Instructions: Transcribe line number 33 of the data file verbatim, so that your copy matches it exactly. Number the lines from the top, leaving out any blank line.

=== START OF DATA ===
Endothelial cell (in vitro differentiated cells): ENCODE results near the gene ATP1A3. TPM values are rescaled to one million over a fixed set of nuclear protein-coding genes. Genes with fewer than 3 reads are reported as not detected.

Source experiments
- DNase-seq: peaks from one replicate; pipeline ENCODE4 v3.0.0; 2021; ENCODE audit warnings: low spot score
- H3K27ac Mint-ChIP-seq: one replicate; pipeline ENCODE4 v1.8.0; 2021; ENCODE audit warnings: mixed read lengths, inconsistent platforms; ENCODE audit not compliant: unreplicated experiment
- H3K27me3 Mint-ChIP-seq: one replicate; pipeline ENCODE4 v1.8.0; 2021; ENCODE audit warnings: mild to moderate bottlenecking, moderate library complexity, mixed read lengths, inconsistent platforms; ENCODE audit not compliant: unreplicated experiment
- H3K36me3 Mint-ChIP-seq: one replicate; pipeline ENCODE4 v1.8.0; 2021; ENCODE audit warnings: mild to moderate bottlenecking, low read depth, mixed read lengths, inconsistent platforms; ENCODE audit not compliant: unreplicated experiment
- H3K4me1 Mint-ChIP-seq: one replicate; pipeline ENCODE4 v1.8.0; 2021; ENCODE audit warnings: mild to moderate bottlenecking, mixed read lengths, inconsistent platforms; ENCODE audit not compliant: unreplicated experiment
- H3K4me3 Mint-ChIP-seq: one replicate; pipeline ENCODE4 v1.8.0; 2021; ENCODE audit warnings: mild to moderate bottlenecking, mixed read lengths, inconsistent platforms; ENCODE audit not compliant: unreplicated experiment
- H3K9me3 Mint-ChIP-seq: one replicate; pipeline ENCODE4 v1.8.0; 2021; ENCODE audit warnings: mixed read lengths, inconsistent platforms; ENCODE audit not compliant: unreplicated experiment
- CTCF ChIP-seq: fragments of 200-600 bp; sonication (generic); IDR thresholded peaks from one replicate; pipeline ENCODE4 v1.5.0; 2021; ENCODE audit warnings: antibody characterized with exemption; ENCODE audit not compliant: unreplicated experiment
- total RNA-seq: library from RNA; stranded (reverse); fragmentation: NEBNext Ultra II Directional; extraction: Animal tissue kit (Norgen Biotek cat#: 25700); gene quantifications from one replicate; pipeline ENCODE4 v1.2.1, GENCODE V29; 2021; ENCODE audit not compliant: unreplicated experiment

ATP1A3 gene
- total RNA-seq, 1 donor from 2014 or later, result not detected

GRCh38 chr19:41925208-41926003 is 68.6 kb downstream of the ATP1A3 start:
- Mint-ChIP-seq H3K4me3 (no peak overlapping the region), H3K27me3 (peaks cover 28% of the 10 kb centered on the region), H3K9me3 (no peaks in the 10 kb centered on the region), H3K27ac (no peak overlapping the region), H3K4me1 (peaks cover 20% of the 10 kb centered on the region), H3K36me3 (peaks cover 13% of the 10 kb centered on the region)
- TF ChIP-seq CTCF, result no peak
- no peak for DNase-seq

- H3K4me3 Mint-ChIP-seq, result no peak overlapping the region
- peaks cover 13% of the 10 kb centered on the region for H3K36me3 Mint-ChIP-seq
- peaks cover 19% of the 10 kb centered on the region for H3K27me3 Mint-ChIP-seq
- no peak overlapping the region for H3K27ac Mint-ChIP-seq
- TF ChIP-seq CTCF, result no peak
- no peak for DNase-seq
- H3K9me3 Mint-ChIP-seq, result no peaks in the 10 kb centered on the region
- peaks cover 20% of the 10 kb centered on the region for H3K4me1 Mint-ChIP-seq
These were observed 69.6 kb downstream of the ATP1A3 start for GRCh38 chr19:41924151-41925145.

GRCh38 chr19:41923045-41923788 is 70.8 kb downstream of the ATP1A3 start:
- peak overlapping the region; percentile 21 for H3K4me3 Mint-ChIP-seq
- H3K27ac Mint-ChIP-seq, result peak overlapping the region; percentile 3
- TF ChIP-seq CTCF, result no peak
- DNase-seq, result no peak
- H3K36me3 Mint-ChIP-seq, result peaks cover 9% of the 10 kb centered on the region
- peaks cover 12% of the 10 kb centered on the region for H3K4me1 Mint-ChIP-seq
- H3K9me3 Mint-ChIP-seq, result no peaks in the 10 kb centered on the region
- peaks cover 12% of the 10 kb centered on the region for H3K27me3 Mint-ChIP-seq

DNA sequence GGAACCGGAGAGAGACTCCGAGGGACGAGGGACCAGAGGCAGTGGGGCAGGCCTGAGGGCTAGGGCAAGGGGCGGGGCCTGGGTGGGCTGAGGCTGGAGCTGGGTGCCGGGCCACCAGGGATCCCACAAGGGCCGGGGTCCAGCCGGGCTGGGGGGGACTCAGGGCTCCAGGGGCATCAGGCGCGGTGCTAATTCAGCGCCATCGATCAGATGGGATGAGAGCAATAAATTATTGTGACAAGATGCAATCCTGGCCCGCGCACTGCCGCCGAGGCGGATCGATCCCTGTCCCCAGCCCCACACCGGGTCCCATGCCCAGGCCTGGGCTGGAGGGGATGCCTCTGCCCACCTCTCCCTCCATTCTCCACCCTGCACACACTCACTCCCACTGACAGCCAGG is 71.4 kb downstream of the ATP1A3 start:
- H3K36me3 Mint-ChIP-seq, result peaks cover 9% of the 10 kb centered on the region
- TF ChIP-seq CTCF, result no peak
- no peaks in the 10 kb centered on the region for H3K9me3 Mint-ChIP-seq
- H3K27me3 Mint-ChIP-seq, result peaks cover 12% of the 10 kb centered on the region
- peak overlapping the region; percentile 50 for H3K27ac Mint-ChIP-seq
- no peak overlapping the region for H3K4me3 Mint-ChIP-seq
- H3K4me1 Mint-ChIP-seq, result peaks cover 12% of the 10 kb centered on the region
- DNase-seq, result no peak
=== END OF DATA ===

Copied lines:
- peaks cover 12% of the 10 kb centered on the region for H3K4me1 Mint-ChIP-seq